I have to disagree with you there, friend. I have the screenshots above, and nowhere in OM can I find a specific “This is why you have a warning” statement. It can be assumed by comparing drives lacking non-critical errors, but that’s not an excellent approach when you’re talking about your storage. I don’t want to assume, I want to be assured.
I don’t believe that vendors like Intel are literal weeks behind Dell on firmware releases. In my experience, Dell is consistently behind in driver and firmware updates. And their usurpation of the update tree often causes issues. For instance, I wanted to load a client’s engineering system that came with a Quadro card with the latest Nvidia driver. Nope, ‘you have to go to Dell for your driver’ page. When I did, the latest version was the one installed, from 2 years ago. What the heck, Dell?! That’s an expensive card, and I want it to support CAD 2016 with some of the newer features! If they had left it alone, I could get the drivers straight from Nvidia and this would be a non-issue.
Additional to that is the fact that I do system updates quarterly to servers anyway. Drivers, firmwares and BIOS don’t usually see frequent updates so it makes sense to me to have a cycle that is not taxing but also doesn’t adopt additional risk. Once every 3 months seems to be a good place to have landed for me and my clients where I’m not fussing with the servers and downtime every month just to do non-critical updates as soon as they are released while not leaving firmware in place that has known issues for an excessive amount of time. Even if Dell were 2 weeks earlier to the table with a firmware, it really wouldn’t make that much of a difference to me.
Further, I think that Dell has to wait for the official driver/firmware release to occur before adding their tweeks to it and re-releasing it as the “Dell” version. I can’t imagine Dell would replace the R&D branch that Intel already employs to make these changes in favor of their own team. That would be insane.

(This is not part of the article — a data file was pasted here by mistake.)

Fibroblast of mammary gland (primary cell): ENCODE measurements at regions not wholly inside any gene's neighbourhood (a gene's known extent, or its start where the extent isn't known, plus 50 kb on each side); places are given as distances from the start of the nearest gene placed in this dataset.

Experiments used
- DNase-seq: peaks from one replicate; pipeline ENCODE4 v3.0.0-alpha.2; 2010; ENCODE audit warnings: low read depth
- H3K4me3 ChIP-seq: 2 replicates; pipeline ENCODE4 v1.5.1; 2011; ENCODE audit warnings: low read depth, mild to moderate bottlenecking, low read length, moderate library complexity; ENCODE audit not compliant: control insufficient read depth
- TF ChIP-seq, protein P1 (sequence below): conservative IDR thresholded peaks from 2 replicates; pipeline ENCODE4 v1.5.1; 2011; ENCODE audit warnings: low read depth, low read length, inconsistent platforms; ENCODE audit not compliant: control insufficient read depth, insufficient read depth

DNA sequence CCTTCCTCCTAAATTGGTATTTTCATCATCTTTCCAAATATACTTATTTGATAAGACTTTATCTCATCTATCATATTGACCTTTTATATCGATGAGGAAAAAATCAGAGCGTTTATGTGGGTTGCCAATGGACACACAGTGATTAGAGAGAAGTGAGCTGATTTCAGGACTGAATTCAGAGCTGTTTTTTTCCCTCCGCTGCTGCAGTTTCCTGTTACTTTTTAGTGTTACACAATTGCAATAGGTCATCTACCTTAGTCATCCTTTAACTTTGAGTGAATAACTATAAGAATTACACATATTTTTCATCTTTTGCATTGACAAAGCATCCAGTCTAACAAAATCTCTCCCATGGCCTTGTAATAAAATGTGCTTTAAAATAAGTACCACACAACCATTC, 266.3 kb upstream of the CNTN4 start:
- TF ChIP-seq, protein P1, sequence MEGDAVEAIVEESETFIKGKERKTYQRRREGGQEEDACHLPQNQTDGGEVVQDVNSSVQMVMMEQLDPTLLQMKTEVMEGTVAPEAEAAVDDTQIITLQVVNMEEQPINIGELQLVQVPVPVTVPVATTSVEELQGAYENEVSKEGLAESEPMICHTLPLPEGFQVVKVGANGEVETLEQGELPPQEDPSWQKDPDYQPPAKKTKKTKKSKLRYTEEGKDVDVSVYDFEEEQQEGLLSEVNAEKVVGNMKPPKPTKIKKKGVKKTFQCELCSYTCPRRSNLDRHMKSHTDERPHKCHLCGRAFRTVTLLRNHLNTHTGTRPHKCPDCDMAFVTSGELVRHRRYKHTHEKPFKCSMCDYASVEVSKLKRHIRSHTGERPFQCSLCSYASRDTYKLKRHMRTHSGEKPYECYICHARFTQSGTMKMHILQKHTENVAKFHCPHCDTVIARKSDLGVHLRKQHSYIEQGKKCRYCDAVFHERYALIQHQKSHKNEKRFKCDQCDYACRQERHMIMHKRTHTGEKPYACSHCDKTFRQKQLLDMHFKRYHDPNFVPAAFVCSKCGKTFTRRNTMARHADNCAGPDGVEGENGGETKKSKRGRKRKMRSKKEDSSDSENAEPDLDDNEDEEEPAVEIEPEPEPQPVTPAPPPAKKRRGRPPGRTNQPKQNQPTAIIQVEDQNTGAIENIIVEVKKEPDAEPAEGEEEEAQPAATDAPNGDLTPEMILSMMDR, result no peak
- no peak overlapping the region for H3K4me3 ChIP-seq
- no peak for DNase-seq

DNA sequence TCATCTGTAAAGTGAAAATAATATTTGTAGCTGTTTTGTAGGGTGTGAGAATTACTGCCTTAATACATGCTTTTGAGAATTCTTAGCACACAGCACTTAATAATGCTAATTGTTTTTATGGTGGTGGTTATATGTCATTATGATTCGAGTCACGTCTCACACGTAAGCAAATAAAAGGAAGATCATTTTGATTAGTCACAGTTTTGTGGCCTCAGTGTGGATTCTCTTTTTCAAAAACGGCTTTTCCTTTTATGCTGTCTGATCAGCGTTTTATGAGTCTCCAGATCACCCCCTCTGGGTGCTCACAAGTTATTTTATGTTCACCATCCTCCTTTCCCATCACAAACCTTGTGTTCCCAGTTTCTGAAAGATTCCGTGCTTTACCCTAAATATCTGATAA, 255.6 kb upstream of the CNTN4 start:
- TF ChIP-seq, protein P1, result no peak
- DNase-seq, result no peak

Finally, it’s in Dell best interest to have a list of supported devices. The drives in this system are literally identical to the “Dell” drives save for the firmware. This provides choice to the consumer. The problem would be that Dell has to prove a value to their drives over the direct manufacturers’ drive. On top of that, it doesn’t seem outrageous to me, that given the limited “approved” devices list, that OM would be able to watch for the same things it watches the Dell drives for. If you have 5 Intel SSDs that are on the approved list, and you can tell all the same info from them as the Dell drives, why produce a warning if the drives are fine? Dell ought to support drives that are considered approved, if they weren’t going to, what’s the point of an approved list to begin with?
I’m really only disagreeing to express my frustration with Dell and to more clearly convey my opinion on the matter; I really don’t expect to change your mind or see Dell make any policy changes. I just don’t see the “risk” you mention of running non-Dell drives, and think it’s in the best interest of the consumer and Dell to fully support “supported” devices on a system. Maybe if OM notified you once upon detecting a “non-Dell” drive and let you dismiss it without a persistent non-critical warning, that would be a good compromise.